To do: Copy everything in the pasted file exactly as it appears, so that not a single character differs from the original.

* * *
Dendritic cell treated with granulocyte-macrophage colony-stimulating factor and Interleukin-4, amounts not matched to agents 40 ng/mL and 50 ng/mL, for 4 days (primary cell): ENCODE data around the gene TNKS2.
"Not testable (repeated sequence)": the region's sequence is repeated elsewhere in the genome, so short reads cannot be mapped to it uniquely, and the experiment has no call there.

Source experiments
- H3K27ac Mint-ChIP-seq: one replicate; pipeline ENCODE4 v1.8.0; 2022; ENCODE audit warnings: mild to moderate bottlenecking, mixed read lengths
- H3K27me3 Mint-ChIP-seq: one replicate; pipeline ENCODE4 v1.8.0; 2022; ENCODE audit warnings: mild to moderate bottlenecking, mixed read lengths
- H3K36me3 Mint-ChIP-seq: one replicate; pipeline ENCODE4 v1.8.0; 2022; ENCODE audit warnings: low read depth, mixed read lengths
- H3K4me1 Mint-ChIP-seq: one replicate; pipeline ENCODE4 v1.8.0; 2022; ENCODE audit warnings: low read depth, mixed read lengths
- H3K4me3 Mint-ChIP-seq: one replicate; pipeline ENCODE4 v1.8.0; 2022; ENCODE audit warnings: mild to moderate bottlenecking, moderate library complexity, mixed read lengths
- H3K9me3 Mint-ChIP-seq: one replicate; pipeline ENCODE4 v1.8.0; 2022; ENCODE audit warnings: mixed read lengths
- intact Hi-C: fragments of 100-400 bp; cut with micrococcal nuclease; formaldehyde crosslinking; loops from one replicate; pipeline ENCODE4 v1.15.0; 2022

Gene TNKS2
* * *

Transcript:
Dendritic cell treated with granulocyte-macrophage colony-stimulating factor and Interleukin-4, amounts not matched to agents 40 ng/mL and 50 ng/mL, for 4 days (primary cell): ENCODE data around the gene TNKS2.
"Not testable (repeated sequence)": the region's sequence is repeated elsewhere in the genome, so short reads cannot be mapped to it uniquely, and the experiment has no call there.

Source experiments
- H3K27ac Mint-ChIP-seq: one replicate; pipeline ENCODE4 v1.8.0; 2022; ENCODE audit warnings: mild to moderate bottlenecking, mixed read lengths
- H3K27me3 Mint-ChIP-seq: one replicate; pipeline ENCODE4 v1.8.0; 2022; ENCODE audit warnings: mild to moderate bottlenecking, mixed read lengths
- H3K36me3 Mint-ChIP-seq: one replicate; pipeline ENCODE4 v1.8.0; 2022; ENCODE audit warnings: low read depth, mixed read lengths
- H3K4me1 Mint-ChIP-seq: one replicate; pipeline ENCODE4 v1.8.0; 2022; ENCODE audit warnings: low read depth, mixed read lengths
- H3K4me3 Mint-ChIP-seq: one replicate; pipeline ENCODE4 v1.8.0; 2022; ENCODE audit warnings: mild to moderate bottlenecking, moderate library complexity, mixed read lengths
- H3K9me3 Mint-ChIP-seq: one replicate; pipeline ENCODE4 v1.8.0; 2022; ENCODE audit warnings: mixed read lengths
- intact Hi-C: fragments of 100-400 bp; cut with micrococcal nuclease; formaldehyde crosslinking; loops from one replicate; pipeline ENCODE4 v1.15.0; 2022

Gene TNKS2